The Shutdown’s Long-Term Ripple Effects on Meetings

While association meetings have already felt the impact of the government shutdown, the effects are likely to persist in the months ahead, even if the government reopens in the next few days or weeks.

Since the government shutdown started four weeks ago, we’ve done a few pieces on its immediate effects on association meetings. The American Meteorological Society, for example, saw more than 700 federal employees and researchers miss its annual meeting earlier this month, and the American Astronomical Society’s conference had at least 300 fewer attendees.

While those immediate effects are significant, the lingering shutdown will likely affect the meetings industry long after the government reopens, leaving association planners and prospective attendees and presenters scrambling. Here’s a look a three of those longer-term impacts.

Fewer Government-Submitted Abstracts

Scientific meetings rely greatly on government employees who submit abstracts and present their research. But the shutdown is limiting their ability to do so. In many cases, they can’t even be included on abstracts submitted by nongovernment researchers.

Not knowing when the shutdown will end, many associations are extending their submission deadlines in that hopes that federal researchers will still have the opportunity to present at their meetings.

Among the groups in this position are the American Society for Microbiology and the International Association for Food Protection.

Beyond extending submission deadlines, associations have come up other strategies to get this research considered. For example, the American Society for Nutrition has said it will make accommodations for late abstracts from those affected by the shutdown, and ISPOR—The Professional Society for Health Economics and Outcomes Research is allowing government employees to email and let them know that they will be submitting something once the government reopens.

Lower Attendance Numbers

Just as federal employees can’t submit abstracts, many also can’t register for future meetings or book travel at the moment. This is not only discouraging to researchers who rely on conferences to collaborate with colleagues and share their work, but it also means associations can’t accurately estimate how many attendees will be onsite and plan their budget or project revenue accordingly.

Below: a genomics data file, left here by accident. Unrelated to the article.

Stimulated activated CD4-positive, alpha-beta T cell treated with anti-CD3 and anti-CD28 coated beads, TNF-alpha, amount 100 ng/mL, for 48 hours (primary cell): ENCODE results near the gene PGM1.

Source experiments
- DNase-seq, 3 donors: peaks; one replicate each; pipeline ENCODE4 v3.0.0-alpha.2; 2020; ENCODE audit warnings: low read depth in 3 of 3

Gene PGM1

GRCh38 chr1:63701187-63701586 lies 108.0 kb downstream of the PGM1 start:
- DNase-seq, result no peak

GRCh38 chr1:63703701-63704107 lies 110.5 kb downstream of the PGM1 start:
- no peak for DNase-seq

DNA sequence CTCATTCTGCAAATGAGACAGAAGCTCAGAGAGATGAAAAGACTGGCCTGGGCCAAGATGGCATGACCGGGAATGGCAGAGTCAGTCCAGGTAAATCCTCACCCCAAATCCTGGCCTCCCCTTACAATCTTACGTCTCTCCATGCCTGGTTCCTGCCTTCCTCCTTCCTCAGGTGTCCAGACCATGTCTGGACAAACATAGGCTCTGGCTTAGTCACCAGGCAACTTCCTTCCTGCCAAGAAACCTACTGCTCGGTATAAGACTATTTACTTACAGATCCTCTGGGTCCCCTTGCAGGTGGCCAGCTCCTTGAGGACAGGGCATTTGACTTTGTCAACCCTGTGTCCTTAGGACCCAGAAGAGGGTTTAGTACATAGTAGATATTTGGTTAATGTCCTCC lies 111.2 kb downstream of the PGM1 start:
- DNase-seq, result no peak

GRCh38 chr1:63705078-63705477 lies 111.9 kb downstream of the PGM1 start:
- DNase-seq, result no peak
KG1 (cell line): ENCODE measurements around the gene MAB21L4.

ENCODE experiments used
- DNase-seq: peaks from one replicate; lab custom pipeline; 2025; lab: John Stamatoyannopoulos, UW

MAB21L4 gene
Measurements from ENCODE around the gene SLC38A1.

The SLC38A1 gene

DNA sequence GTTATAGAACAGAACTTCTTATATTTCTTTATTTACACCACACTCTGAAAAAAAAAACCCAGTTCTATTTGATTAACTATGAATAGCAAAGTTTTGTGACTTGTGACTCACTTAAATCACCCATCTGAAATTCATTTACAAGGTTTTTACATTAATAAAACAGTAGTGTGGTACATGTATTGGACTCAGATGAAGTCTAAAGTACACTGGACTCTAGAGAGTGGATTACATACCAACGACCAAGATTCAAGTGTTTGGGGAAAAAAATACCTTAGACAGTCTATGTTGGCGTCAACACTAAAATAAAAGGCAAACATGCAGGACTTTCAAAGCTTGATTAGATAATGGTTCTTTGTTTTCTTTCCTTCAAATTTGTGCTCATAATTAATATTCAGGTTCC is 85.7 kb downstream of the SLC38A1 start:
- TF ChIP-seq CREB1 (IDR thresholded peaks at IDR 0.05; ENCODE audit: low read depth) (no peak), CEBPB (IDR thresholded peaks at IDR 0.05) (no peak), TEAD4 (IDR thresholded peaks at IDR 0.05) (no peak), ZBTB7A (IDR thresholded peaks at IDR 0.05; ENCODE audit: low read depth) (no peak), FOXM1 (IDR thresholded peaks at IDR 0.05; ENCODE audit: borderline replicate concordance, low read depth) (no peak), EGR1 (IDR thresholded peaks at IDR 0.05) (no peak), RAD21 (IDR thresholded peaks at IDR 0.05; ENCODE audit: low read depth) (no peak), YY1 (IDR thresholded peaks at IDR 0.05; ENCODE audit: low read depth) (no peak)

Recognizing that government employees are unable to commit to attending its April annual meeting, the Seismological Society of America is allowing them to complete their registration form now to sign up for workshops and field trips, but they have the option to “pay later by check.”  In addition, ISPOR is allowing government employees to note their participation as “preliminary.”

Difficulty in Booking Speakers and Venues

At last week’s CES, the shutdown forced 11 government speakers to back out, including FCC Chairman Ajit Pai and Transportation Secretary Elaine Chao.

However, since conference speakers and venues are selected months in advance, the shutdown is likely to affect the booking process for associations meetings taking place over the next several months, particularly those that rely on speakers from government agencies or venues that are federally owned.

So, if an association has an upcoming conference in DC and is looking to book an event at the National Postal Museum or the U.S. Institute of Peace, that’s not possible at the moment. In addition, many government officials will not be able to commit as speakers, which could leave a hole in some meeting agendas.

What other long-term effects do you think the current shutdown will have on meetings? Let us know in the comments.

(alenaspl/iStock/Getty Images Plus)

Samantha Whitehorne

By Samantha Whitehorne

Samantha Whitehorne is editor-in-chief of Associations Now. MORE

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